• [0084]
    FIG. 6 depicts a block diagram of an exemplary method 600 for controlling the pressure in an ink reservoir.
  • [0085]
    In step 602, gas is pumped from purge control unit 168 or gas supply center 504 through head pneumatic module 440 to establish a negative pressure at the inkjet print heads 430 a, 430 b, 430 c.
  • [0086]
    In step 604, the pressure in the suction lines leading from inkjet reservoirs 535A, 534B, 432 c to the constriction 445 a in venturi 442 may be measured by vacuum sensor 444.
  • [0087]
    In step 606, it is determined if this pressure is different from a set negative pressure. If the pressure is different from the set negative pressure, then step 608 is executed. If the pressure is not different from the set negative pressure, then step 604 is executed.
  • [0088]
    In step 608, control valve 446 upstream from venturi 442 is adjusted to maintain the set negative pressure inkjet print heads 430 a, 430 b, 430 c.
  • [0089]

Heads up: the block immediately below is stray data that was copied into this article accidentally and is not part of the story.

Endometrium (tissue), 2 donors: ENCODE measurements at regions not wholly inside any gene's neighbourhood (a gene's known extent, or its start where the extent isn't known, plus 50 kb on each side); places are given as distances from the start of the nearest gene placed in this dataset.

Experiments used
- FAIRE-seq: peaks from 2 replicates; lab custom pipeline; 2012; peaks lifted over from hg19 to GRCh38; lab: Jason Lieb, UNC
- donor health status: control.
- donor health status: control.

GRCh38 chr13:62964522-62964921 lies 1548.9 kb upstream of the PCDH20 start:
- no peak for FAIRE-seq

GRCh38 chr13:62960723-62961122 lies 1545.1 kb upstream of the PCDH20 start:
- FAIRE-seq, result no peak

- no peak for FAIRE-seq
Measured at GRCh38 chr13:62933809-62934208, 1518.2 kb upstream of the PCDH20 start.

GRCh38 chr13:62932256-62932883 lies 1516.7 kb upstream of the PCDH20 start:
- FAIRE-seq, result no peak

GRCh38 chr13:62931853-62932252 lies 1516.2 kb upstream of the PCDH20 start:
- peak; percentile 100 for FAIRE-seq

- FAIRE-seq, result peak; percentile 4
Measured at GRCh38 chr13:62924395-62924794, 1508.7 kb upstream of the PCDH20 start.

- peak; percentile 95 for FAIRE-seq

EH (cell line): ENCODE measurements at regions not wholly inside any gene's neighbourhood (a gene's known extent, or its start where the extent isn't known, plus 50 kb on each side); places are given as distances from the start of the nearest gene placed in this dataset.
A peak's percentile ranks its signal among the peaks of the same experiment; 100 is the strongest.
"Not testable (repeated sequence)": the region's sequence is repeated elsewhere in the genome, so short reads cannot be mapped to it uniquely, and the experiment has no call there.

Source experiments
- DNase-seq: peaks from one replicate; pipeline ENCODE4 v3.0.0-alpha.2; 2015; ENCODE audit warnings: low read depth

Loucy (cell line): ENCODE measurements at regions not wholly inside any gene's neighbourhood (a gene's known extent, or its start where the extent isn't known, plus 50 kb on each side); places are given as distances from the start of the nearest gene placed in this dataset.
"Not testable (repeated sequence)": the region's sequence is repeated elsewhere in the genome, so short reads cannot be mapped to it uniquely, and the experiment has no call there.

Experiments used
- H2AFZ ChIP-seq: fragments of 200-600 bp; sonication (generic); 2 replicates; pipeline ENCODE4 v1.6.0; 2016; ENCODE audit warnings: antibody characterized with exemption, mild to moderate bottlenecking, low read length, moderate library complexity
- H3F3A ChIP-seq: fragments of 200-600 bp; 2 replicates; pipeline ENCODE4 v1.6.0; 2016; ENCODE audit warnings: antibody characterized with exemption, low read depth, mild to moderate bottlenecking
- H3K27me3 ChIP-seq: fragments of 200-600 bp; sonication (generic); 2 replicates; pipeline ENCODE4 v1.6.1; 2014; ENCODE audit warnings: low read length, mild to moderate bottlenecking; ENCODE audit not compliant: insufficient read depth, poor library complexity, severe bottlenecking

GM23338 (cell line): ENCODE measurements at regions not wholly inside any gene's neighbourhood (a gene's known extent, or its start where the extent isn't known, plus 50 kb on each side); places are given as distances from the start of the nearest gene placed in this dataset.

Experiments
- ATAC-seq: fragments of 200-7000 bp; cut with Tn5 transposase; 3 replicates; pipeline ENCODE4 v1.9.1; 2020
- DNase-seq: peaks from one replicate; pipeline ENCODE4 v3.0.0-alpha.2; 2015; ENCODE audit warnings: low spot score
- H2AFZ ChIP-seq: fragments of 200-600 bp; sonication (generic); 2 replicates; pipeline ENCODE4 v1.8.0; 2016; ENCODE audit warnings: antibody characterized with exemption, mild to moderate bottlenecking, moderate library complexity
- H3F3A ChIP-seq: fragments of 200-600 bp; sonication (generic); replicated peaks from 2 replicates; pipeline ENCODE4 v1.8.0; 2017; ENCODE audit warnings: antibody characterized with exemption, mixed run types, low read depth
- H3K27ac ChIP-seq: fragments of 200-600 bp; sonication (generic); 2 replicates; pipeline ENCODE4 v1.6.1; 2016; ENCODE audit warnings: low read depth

The foregoing description discloses only exemplary embodiments of the invention; modifications of the above disclosed methods and apparatus which fall within the scope of the invention will be readily apparent to those of ordinary skill in the art. For example, the present invention allows precise control of the meniscus pressure of the inkjet head with a quick response time. This allows the generation of drops with accurate and repeatable inkjet drop volume. In alternative embodiments, indirect control of meniscus pressure using a regulator located relatively far from the print head and without directly monitoring the meniscus pressure at the ink reservoir was found to impact the response due to the long tube conductance. Consequently, in some embodiments of the present invention, meniscus pressure control units are installed at the each inkjet head, e.g., close enough to get a quick response and accurate pressure feedback. Meniscus pressure control unit may include a purge pressure line and is able to switch meniscus pressure (e.g., 0.5″ to 2″ H20 negative pressure) to positive pressure (e.g., 5 psi positive pressure) to purge ink stored in the reservoir and in the inkjet head. In some embodiments, a degas module for the ink and the ink reservoir (e.g., for removing gas) may be integrated in as part of head pneumatic module. Thus, the present invention improves accuracy of meniscus pressure, improves the response time of meniscus pressure control, and allows generation of repeatable inkjet drops (e.g., size, shape, volume, density, etc.) The present invention not only applies to manufacturing color filters printed of flat panel displays, the present invention may be use for depositing OLED, spacer balls for LCD, metal layer printing for solar panel, etc.